It is true, as the Times magazine will tell everyone Sunday, that Bravo has put a distinctly urbane stamp on the schlocky genre of reality television, taking "contestants off primitive islands and placing them squarely in sophisticated corners of cities like New York and Los Angeles." The NBC Universal cable network has transmitted a winking, insidery sensibility through shows like Project Runway and Top Chef — and still made the programs look somehow effortless. This natural poise, Bravo Media chief Lauren Zalaznick must have anticipated, was bound to be undermined by the Times' profile of her, which pulls back the corporate curtains to reveal Zalaznick, in the mold of all television executives, as something of a frenzied grasper. Writer Susan Dominus' 16-page story includes this memorable scene of Zalaznick demanding to be kept up on trends:

“It was horrible,” [Bravo programming head Andy] Cohen remembered aloud. The confrontation happened at the downtown Manhattan restaurant Pastis, at a breakfast meeting during which Cohen made a passing reference to an exercise mixtape that he made for himself. He had called it “Fit-n-40.” (“I was being ironic!” Cohen said in her office, defending himself. “It was all new Mariah, new Madonna.”)

As Cohen and Zalaznick ate their breakfast, discussing various other work projects, Zalaznick’s mind was still on the questionable-sounding mixtape. And there were, to Zalaznick’s mind, a few other false notes that Cohen struck over the course of the conversation. Suddenly, Zalaznick let him have it. “She says: ‘Just so you know, you have become that person who thinks he knows what is going on in the universe, but you really don’t. You’re really out of it. You don’t have the same reference points as anyone,’ ” Cohen recalled...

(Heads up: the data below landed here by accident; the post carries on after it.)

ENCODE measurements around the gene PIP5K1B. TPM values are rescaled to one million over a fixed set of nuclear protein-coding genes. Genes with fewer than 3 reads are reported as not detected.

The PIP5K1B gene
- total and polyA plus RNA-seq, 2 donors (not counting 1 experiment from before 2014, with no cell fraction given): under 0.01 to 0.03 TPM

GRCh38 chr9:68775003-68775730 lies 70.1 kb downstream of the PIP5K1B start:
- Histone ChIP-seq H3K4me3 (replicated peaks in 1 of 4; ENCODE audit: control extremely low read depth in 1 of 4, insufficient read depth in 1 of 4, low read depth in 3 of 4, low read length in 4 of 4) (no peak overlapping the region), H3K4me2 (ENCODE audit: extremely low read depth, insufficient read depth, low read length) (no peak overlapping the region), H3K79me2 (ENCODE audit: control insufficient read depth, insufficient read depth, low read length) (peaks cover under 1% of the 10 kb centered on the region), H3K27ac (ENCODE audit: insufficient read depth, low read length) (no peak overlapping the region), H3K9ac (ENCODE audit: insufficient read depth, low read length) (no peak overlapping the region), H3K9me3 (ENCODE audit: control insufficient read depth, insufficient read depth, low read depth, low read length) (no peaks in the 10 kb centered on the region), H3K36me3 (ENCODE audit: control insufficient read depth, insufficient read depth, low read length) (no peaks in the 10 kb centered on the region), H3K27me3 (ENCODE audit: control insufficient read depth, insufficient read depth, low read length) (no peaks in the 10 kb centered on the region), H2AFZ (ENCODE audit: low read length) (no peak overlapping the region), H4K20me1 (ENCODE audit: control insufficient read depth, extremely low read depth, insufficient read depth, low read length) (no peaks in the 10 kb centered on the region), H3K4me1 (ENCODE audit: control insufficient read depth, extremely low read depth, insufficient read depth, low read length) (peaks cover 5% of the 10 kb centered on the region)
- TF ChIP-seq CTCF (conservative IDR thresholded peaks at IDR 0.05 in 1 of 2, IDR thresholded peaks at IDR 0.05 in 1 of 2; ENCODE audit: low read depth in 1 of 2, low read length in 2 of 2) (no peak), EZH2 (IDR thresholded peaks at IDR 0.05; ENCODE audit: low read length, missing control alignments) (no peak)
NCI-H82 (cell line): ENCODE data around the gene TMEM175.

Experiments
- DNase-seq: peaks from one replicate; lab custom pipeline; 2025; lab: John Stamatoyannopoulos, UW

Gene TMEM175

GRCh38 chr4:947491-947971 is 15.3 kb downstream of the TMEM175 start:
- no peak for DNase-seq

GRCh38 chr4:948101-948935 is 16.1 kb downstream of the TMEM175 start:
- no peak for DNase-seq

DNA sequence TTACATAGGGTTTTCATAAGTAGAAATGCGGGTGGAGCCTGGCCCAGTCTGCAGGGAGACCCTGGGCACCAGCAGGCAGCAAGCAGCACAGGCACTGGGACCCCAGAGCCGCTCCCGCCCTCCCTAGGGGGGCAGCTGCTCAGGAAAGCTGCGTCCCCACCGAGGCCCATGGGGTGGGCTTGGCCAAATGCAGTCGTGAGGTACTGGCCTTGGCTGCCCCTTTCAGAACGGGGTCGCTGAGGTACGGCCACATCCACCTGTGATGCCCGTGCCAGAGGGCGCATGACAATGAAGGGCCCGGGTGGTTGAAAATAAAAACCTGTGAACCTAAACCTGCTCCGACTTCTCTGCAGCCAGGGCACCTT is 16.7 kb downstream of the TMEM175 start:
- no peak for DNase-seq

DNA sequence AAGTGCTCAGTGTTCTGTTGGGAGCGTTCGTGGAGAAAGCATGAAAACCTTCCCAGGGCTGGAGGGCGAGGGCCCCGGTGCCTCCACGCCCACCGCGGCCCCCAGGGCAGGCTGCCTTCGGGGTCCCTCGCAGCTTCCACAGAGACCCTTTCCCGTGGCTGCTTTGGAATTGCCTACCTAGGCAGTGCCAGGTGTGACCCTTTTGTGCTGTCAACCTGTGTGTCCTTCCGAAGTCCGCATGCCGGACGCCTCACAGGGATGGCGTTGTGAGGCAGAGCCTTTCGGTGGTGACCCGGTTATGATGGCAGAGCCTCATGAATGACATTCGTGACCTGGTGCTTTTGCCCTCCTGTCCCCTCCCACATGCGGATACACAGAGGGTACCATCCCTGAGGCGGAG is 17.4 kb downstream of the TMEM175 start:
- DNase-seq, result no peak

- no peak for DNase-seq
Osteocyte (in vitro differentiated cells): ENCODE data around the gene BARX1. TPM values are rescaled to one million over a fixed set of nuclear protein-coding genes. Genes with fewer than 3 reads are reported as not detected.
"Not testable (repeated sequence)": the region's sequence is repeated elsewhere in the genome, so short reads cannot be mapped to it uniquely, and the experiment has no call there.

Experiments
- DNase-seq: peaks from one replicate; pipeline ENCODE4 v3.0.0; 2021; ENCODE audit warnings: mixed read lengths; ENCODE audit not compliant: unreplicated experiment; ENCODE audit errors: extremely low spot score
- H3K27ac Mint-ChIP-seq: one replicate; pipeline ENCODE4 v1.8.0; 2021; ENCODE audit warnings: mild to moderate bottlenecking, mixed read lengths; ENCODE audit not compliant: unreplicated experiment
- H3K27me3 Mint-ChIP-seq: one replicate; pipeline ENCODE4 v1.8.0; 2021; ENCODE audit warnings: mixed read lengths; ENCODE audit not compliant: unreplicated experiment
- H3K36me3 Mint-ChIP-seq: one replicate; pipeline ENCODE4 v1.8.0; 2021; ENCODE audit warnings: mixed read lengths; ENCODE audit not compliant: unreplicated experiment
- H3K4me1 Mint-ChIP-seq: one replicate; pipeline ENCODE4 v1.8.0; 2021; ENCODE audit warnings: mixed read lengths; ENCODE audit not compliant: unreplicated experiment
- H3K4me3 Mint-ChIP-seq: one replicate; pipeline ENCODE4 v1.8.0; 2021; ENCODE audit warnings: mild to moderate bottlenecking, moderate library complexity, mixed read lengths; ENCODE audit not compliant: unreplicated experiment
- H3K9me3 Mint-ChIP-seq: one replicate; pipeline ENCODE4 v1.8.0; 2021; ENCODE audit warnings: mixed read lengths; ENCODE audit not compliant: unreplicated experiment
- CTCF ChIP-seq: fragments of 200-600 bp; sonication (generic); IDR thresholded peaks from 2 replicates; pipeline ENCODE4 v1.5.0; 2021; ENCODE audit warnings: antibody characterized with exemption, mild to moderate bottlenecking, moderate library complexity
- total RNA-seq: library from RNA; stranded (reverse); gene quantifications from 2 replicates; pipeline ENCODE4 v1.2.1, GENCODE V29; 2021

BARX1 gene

If Zalaznick came down hard on Cohen, it’s because she relies heavily on employees like him — trendy, about town — to help her figure out the precise moment when, say, Bushwick, not Williamsburg, becomes the place where hipsters in Brooklyn live; when people under 30 start watching her shows more on Web cast than on television; when a word like “fierce” is so tired it’s officially over and when it has been safely resurrected as mainstream camp.